I discovered Hilda Morley and her poem ‘Song of the Terrible‘ while hunting for something else, but this was exactly the poem I needed in the moment I found it. It reminds me of one of my favourite sayings: ‘Relax. Nothing is under control.’
Every interview I do for this show offers its own rewards. Speaking with Antonia Pont, I got to hear a message of truly radical gentleness that helped me turn the corner out of a recent stretch of darkness. We also ate whiskey cake.
Antonia’s stunning new book, You Will Not Know In Advance What You’ll Feel, gave us the starting point for this conversation that covers themes like eroticism, resisting neoliberalism, building and dismantling the self, and ‘steadiness, laziness, pleasure, kindness’.
Listen with tea, wine or your favourite snack.
- Excerpt: ‘The Anatomy of a Trigger’ by Antonia Pont (The Lifted Brow, October 2019)
- The Writer Antonia Pont vs. Envy (Literary Hub, June 2019)
The other side of having a border collie brain is, occasionally, having to look after ‘the black dog’. In this episode I look at the persistent myth that being a poet is somehow connected to poor mental health.
Mununjali author Ellen van Neerven’s new collection Throat, just out from UQP, has incredible breadth. The book moves from themes of love, sexuality and gender to ideas like ecopoetry, queer elders and the exchange of power between writer and reader. In this conversation we touch on all those ideas, always returning to the question of comfort—our own and other people’s.
I used to be (still am?) a hypochondriac. When I read Anne Boyer’s new book The Undying recently, I was reminded of some long months (years?) spent trawling online health information for a sense of comfort—and not finding it. In Anne’s work, I saw again how poetry resists the flat, reductive language we read and hear when we’re trying to get well.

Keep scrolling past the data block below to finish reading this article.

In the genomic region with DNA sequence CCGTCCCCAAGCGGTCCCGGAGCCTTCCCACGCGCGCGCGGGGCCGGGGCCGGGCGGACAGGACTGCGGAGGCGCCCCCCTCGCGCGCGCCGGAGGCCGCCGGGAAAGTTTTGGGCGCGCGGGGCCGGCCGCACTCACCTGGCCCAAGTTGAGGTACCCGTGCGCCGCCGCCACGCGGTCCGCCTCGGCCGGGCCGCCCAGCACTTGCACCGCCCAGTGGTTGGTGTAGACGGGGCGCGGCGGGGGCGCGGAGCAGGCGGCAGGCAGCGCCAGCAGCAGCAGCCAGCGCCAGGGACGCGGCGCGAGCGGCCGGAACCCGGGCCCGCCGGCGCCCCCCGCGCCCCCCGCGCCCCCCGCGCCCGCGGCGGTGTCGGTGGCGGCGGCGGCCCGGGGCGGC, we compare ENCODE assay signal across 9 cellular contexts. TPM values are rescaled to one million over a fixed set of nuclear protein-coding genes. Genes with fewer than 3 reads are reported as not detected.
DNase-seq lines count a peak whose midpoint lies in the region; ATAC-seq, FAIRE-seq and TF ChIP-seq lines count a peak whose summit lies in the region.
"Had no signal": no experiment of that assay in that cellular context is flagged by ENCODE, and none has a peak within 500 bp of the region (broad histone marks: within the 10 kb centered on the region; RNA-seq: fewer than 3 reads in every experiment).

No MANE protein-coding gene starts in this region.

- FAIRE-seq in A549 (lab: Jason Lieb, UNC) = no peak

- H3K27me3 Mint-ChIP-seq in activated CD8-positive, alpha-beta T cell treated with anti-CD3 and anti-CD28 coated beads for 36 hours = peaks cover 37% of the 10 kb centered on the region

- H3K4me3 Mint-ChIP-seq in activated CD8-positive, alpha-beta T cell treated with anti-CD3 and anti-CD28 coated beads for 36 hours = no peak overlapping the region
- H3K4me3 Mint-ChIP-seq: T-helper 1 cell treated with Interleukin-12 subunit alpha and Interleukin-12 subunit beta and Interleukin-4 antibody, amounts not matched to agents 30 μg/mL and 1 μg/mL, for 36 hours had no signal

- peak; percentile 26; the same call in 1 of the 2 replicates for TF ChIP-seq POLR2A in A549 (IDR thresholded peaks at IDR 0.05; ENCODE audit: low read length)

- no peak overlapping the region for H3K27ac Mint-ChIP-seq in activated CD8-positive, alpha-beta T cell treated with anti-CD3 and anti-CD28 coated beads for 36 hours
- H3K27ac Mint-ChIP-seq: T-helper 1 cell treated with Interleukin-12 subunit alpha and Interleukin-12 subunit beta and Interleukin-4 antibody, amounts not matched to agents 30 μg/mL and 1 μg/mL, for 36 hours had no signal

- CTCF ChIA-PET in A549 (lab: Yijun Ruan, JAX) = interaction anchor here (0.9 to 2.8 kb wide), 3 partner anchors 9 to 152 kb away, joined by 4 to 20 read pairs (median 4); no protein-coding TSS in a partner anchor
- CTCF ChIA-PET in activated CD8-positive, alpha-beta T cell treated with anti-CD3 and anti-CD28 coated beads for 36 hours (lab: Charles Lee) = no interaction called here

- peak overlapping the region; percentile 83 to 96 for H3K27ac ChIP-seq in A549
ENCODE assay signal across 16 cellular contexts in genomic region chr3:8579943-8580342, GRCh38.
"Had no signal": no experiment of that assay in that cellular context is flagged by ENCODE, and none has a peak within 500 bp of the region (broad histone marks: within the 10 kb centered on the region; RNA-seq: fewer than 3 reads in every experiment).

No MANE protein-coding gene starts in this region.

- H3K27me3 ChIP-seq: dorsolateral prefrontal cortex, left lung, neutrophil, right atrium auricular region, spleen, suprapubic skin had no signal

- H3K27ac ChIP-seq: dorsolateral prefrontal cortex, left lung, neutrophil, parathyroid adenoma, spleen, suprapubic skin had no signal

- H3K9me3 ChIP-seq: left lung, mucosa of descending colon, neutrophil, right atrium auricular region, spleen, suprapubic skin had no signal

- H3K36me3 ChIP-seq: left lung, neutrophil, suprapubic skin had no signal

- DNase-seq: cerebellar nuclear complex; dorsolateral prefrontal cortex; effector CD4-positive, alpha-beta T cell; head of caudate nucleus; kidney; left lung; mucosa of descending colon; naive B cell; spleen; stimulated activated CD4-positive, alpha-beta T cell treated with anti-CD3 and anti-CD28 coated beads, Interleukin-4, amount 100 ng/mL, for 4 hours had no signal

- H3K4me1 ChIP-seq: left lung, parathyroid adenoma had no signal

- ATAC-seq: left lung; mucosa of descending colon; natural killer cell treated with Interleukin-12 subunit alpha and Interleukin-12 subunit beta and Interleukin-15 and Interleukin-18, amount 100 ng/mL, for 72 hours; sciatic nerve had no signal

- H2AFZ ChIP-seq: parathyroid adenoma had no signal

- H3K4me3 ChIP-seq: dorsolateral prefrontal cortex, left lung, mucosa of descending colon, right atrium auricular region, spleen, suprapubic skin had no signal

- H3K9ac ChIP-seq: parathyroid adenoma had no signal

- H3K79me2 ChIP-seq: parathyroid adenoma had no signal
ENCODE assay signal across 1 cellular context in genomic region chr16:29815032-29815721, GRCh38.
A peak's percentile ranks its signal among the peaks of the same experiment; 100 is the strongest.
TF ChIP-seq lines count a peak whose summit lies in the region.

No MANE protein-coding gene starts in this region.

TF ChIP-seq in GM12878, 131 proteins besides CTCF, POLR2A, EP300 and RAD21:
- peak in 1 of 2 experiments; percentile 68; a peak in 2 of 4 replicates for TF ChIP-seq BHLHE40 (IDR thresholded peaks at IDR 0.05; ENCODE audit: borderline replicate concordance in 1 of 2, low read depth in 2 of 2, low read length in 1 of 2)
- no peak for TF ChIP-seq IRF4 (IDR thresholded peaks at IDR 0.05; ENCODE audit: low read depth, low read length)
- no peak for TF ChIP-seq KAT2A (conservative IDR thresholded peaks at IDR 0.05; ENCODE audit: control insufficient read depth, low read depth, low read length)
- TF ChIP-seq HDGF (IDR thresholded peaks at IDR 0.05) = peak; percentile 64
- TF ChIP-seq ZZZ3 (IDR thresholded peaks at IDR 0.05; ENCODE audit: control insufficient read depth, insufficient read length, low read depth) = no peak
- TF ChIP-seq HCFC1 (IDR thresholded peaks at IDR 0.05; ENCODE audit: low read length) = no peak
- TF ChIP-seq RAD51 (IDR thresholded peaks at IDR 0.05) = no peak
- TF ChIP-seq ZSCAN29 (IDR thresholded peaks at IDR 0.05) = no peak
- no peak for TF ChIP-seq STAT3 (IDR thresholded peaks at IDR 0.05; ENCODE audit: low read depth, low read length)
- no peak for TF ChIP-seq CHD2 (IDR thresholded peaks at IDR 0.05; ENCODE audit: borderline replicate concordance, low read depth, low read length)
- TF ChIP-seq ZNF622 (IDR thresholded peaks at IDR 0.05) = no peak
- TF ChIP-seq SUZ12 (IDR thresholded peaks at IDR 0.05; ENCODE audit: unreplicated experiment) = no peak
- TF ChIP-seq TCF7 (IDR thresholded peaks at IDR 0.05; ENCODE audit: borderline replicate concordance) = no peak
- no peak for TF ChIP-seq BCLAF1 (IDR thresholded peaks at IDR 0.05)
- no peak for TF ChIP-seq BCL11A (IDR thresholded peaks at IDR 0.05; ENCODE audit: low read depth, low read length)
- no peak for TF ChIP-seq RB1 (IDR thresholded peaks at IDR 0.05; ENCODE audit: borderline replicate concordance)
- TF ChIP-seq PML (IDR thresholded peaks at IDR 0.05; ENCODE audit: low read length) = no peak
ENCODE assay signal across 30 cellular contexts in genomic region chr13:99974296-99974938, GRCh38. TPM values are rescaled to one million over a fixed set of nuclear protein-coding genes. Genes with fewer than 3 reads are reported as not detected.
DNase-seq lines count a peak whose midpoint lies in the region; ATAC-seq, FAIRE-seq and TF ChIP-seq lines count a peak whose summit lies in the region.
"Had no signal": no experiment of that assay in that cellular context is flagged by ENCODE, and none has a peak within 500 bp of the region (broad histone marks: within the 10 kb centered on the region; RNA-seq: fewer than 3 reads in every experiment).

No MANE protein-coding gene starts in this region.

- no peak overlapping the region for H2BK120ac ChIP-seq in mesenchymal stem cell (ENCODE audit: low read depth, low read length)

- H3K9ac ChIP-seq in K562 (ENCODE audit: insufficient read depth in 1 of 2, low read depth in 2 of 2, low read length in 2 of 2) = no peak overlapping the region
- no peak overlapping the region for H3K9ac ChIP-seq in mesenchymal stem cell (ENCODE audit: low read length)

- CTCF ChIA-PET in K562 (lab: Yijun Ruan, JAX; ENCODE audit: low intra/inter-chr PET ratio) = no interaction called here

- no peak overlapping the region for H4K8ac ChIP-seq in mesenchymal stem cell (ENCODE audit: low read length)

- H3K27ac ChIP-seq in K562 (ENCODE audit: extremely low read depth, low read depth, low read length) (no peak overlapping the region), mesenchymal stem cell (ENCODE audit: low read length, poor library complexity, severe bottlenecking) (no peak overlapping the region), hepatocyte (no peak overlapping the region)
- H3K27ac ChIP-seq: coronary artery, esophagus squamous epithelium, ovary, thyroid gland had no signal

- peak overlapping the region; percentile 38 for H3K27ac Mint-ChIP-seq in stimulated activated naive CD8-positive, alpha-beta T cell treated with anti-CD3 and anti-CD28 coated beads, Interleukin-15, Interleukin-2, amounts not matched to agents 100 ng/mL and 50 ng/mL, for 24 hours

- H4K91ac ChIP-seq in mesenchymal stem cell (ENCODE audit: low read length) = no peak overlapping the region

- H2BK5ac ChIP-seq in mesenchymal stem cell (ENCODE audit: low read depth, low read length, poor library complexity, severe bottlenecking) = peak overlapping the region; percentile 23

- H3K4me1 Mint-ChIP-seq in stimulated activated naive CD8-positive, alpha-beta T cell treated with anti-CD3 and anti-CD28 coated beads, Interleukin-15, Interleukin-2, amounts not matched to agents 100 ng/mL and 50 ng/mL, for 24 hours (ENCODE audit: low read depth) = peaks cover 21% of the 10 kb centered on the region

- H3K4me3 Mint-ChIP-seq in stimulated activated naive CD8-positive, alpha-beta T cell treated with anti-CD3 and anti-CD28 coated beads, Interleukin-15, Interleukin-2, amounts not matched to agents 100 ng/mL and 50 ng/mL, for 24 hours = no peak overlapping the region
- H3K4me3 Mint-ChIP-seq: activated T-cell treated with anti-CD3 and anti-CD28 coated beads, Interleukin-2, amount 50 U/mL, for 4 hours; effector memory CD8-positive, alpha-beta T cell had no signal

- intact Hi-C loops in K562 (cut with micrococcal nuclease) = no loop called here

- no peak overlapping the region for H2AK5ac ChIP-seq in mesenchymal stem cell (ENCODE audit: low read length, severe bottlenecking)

‘If this book can be a memory for us, then I would consider it successful.’ So says Alison Whittaker of the new anthology Fire Front: First Nations poetry and power today, just out from UQP. In this episode, Alison and I talk about everything that went into creating this new collection and why it was important to hold the reader’s hand a little more tightly than usual. We also discuss issues of audience, reception and the questions we need to keep asking—even if they can’t be answered.
- Feminist Writers Festival Q&A: Alison Whittaker
- ‘A means of resistance’: Susie Anderson Interviews Alison Whittaker
- Not My Problem: on The Colonial Fantasy — Alison’s review in the Sydney Review of Books
‘The poetry community is a living thing,’ David Stavanger says. With all in-person poetry events on hold when we recorded this interview, that statement has never felt more true.
David and I talk about his latest book, ‘Case Notes’, along with the joys and challenges of being a producer in the arts, the work of investigating and questioning accepted language (‘gig economy’, ‘sleep hygiene’ and ‘self-care’ to name a few), and why sometimes it’s important to remember that poetry isn’t saving lives.
- Case Notes by David Stavanger, UWA Publishing, 2020
- Solid Air: Australian and New Zealand Spoken Word edited by David Stavanger & Anne-Marie Te Whiu, UQP, 2019
- The Special by David Stavanger, UQP, 2014
- I Can’t Stop Watching Contagion by Folding Ideas (‘We remember January but it has as much presence in the mind as childhood.’)
Daniel Swain describes himself as ‘a gay man but also so much less than that.’ Self-depreciation aside, Daniel is just as funny and intriguing as the poems in his new chapbook You Deserve Every Happiness But I Deserve More. In this episode we talk about life in isolation, the absurdity of higher education, why straight men are funny/like tarantulas, self-exposure, and whether name-dropping in poems is an invitation or a way to shut readers out.
On March 19th, 2020 I sat under a tree with Michael Farrell – one of the most influential poets working in Australia today. We were meeting at a strange moment in history, but spent a lot of our time laughing. We discussed everything from One Direction to the role of Catholicism in Michael’s poetry, the processes he uses to create his work, and whether he’ll ever take on ABBA’s Dancing Queen as a poetic subject.
We touched on these books of Michael’s:
There are as many paths to publication as there are writers. Still, I wanted to share the process of bringing my first full-length collection, The Empty Show, into the world.
I’m not the best at discussing my own achievements, but I hope this episode is useful to those who want to see their own collection on a bookstore shelf one day.